Since version 3.1, WordPress has provided the
show_admin_bar filter, so we have another way to accomplish the same task. For example, we can hide the toolbar to all users with a single statement:
That’s the same as the following lines:
And we can show/hide the toolbar depending on a user’s capabilities, as well:
In this example, the toolbar will be shown only to administrators and editors (they can
That’s all that we have to know when we decide to remove the toolbar. But what if we wanted to use the Toolbar to give new powers to our WordPress install?
Customizing the Admin Toolbar
WP_Admin_Bar Class controls the toolbar. Thanks to the class methods we can add and remove menu elements (nodes) and groups of elements.
In our examples we’re going to use just the following three methods:
Default menus are defined in /wp-includes/admin-bar.php. Some of them are available for all logged-in users, like the WordPress Logo menu (which shows some institutional links), the My Account menu (which shows some links related to the current user), and Site Name menu (which provides quick links to the admin panel).
But WordPress gives us the ability to add custom menus and links, textual information and form fields. I won’t explain here how to add items to the toolbar, as we’ve already covered this topic in How to Add Items to the WordPress Toolbar. Rather, I will show you two practical examples of customization, starting with an easy upgrade of the built-in My Account menu.
How to add new items to an existing menu
When our goal is adding nodes to the toolbar depending on the user’s role, we have to define a callback function keeping as argument an instance of the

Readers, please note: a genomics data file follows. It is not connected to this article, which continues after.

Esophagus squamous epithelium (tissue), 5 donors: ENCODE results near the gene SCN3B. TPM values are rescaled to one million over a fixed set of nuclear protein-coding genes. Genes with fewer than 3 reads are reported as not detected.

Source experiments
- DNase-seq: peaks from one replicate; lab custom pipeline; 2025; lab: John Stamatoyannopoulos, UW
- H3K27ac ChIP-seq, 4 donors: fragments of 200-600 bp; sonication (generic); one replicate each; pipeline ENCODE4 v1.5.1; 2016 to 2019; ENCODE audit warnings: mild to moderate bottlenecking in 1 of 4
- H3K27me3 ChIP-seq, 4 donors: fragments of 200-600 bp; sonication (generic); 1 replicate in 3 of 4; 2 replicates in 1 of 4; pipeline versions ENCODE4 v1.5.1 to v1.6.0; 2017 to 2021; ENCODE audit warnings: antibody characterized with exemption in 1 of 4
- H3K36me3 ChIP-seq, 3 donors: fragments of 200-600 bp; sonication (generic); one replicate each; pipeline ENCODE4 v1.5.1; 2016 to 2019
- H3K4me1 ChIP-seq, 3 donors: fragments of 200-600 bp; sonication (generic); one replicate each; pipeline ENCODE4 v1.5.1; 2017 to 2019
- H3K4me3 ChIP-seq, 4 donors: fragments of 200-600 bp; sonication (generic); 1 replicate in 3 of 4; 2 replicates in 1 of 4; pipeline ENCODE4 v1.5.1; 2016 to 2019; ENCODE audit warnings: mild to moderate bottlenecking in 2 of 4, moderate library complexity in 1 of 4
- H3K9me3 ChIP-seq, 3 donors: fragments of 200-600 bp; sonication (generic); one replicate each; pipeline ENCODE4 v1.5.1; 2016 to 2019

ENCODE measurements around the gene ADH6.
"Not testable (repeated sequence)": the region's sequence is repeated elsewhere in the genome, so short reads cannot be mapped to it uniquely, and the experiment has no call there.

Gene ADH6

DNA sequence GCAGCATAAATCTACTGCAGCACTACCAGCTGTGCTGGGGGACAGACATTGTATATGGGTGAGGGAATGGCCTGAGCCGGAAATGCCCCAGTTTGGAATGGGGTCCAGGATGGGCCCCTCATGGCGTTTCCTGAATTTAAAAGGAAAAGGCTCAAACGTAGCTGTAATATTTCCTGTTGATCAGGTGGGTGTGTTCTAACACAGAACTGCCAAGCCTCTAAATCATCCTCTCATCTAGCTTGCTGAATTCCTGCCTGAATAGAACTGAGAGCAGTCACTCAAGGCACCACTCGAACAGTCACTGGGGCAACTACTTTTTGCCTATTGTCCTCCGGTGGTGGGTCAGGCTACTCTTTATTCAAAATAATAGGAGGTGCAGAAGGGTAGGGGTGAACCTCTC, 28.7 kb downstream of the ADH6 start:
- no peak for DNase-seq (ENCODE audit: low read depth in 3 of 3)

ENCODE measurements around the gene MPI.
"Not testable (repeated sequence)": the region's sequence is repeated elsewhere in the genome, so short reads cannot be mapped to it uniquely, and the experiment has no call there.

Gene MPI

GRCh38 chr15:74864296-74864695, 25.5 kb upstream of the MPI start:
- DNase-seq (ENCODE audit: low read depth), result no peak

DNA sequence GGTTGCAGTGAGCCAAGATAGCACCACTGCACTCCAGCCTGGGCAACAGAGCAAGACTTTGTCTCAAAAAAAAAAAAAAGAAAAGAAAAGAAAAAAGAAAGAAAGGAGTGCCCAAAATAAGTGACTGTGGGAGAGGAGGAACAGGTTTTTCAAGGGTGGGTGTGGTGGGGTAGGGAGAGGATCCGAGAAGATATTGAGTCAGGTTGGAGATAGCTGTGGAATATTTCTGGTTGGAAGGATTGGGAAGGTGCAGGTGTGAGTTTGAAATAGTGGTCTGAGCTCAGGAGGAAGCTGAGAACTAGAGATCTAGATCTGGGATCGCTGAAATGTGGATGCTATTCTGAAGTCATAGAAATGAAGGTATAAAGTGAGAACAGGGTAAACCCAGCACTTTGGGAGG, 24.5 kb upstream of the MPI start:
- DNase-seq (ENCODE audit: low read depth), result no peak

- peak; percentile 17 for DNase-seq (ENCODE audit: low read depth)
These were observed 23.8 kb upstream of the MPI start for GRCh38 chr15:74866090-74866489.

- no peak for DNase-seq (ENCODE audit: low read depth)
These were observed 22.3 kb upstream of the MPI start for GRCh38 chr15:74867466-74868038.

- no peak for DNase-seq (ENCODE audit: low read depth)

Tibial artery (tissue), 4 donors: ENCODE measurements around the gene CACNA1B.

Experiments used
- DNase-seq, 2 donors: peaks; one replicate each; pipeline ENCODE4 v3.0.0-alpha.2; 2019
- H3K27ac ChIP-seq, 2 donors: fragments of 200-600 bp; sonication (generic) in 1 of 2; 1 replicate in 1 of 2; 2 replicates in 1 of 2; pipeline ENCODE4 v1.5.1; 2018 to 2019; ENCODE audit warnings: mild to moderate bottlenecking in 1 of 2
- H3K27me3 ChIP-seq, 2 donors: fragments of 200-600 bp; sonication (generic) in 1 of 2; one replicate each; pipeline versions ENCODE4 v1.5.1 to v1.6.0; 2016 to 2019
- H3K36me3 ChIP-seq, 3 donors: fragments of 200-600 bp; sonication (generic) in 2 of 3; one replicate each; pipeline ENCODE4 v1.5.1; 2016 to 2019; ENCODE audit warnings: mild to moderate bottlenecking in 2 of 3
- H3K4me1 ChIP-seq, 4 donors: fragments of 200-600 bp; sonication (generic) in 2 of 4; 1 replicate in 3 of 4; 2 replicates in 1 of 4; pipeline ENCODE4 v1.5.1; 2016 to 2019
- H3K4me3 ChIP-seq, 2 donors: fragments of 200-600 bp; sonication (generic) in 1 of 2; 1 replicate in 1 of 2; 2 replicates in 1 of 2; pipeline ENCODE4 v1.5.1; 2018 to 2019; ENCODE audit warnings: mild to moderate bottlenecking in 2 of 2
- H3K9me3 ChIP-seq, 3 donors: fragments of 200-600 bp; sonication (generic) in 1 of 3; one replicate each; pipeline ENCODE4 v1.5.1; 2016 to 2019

WP_Admin_Bar object. The function should be hooked to the
admin_bar_menu action as shown in the following code:
I mentioned earlier in this article that we can build new menus as well as adding links to existing menus. In this example, we’re going to provide the current user with a quick link to his/her personal website, adding a new node to the My Account built-in menu.
When the admin-bar.php loads, a new group of nodes named
user-actions is added to the
my-account menu. This group of nodes will be considered a parent for any new custom link we adding to the menu. The following code will add the link to the group:
First, we get the
$current_user object and check if it is a valid instance of
WP_User. Then we get the
my-account node object, which corresponds to the My Account menu placed on the right side of the Toolbar. Finally, if the
user_url meta field and the node object exist, then we add the
user-url node to the menu.
The code above will generate the following mark-up: